However, in my attempt to experiment with writerly stuff, I made a go of it. The one appealing factor was the ability to rate a book without leaving a review.
   Why? Time. The site drains time as though the concept of the black hole went out of fashion. So the quick click process is a good thing.
   Still, I thought. It is better to have a go at leaving reviews.
   As I type, I've reviewed eight out of around two hundred books. That makes me a book reviewer. Well. Damn. Do I live in fear of being stalked?
   Fucking right I do.


In reviewing The Human Factor, by Graham Greene, I left myself open to being stalked by a decidedly deceased delineator of tales. No one is coming after me for leaving a review.

   And I'd like to say no one is coming after you for doing same. But I can't guarantee that.
   A stalker, published or otherwise, will go to extreme lengths. In the case of the Scottish book reviewer, I understand that her alleged assailant travelled from London.
   London to Glasgow by bus is at least nine hours of coaching hell. By rail, the journey takes half that. You can fly the distance in a little over an hour, but time reaching Heathrow, and hanging around in the terminal pre-flight, takes the hours spent back up to the equivalent of a train-journey.
   Who would invest the time and money heading from London to (A PLACE IN SCOTLAND), just to confront someone over a book review?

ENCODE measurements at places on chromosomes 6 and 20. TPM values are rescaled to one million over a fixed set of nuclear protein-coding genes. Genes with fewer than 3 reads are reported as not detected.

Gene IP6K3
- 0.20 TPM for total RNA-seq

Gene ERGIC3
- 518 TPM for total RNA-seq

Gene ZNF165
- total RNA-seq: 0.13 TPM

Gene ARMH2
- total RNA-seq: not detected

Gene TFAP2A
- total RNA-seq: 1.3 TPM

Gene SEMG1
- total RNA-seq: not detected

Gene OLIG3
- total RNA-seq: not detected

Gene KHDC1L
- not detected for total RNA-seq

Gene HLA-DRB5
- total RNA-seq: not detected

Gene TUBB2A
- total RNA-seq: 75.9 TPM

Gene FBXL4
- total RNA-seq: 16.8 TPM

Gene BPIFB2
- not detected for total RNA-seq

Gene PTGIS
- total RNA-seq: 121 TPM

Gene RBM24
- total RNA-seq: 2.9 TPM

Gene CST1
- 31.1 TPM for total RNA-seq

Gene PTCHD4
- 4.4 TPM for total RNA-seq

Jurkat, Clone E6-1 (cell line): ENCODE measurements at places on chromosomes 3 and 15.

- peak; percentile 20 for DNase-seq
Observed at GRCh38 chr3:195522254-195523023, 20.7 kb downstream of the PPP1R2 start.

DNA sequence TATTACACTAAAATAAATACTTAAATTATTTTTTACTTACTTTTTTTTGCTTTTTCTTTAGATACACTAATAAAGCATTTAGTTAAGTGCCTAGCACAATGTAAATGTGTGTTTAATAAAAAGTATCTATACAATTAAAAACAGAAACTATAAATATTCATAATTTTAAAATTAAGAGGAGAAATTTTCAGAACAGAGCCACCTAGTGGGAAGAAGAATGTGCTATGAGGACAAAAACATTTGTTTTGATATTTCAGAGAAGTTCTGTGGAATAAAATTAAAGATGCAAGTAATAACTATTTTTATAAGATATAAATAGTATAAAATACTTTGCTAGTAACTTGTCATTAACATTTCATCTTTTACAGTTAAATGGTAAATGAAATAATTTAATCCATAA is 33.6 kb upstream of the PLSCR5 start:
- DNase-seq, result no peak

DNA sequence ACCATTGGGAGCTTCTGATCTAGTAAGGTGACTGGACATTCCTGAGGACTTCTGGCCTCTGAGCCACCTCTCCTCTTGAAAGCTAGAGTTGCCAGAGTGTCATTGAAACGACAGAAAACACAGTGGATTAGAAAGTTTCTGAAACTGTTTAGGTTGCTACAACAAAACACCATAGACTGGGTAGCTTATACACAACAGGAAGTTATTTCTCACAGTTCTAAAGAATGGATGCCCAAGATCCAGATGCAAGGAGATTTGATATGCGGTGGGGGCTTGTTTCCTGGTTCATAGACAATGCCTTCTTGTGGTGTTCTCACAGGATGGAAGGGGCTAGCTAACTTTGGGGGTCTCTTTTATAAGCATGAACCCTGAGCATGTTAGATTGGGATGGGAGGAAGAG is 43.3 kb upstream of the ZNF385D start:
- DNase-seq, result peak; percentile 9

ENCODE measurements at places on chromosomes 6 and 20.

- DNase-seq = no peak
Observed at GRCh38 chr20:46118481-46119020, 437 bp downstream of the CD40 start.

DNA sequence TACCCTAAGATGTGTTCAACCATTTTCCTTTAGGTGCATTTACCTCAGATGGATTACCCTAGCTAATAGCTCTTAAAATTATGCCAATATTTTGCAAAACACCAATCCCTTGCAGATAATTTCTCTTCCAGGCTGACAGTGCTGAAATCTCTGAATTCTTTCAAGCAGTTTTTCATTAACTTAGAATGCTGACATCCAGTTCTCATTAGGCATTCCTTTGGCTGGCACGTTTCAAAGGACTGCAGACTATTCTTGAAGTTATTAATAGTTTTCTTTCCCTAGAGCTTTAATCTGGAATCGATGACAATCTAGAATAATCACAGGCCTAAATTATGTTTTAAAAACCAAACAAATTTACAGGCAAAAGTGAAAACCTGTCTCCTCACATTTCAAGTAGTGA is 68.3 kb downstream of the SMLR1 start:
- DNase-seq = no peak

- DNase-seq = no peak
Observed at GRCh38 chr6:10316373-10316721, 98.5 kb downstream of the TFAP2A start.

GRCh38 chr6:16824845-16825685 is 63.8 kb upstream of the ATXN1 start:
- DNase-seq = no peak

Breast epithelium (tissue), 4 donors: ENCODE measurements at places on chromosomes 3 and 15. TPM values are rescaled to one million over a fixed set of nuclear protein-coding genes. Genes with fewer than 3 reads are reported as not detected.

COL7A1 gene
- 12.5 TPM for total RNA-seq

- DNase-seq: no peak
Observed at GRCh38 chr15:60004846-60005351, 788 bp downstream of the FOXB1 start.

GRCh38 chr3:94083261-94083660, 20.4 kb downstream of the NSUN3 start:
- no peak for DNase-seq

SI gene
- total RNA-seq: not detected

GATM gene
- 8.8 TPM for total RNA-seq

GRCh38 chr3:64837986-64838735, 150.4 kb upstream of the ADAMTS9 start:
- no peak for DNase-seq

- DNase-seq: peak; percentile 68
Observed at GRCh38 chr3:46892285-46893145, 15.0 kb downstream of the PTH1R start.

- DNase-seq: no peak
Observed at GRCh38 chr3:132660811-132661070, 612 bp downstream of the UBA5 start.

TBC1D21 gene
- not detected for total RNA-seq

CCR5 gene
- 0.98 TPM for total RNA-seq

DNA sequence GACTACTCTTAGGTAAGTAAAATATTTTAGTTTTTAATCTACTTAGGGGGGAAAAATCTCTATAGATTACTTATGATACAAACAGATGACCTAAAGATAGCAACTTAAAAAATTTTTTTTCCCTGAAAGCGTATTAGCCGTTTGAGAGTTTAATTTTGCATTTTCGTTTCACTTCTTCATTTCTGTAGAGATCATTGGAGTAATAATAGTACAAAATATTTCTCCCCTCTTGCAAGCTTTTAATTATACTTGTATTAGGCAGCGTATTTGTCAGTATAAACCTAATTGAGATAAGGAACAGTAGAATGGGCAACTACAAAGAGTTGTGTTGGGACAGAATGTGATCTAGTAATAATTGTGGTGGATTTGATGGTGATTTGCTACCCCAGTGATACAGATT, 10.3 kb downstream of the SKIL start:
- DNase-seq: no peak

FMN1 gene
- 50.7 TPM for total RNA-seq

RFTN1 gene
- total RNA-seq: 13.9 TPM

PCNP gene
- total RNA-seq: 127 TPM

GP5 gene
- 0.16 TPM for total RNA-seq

Fucking hell.


As a Scottish writer, I'm shocked at the attack on a Scottish book reviewer. I'd be shocked were the book reviewer located in another country. And I'd be shocked if I weren't a writer at all.

   There are people out there who are very quick to blame the victims in cases like this. Too quick. To that sort of sneering, I can only say there is no protection against the dedicated attacker.
   If anyone is crazy enough to want to kill a president of the United States, he can do it. All he must be prepared to do is give his life for the president's.
John F. Kennedy.

You do nothing wrong. An opinion is yours to express, free and clear, without let or hindrance. Provided no law is broken in the creation of your opinion, go right ahead and opinionate.

   It's illegal to stalk people. As a writer, I sit here and think it is beyond creepy to stalk a book reviewer.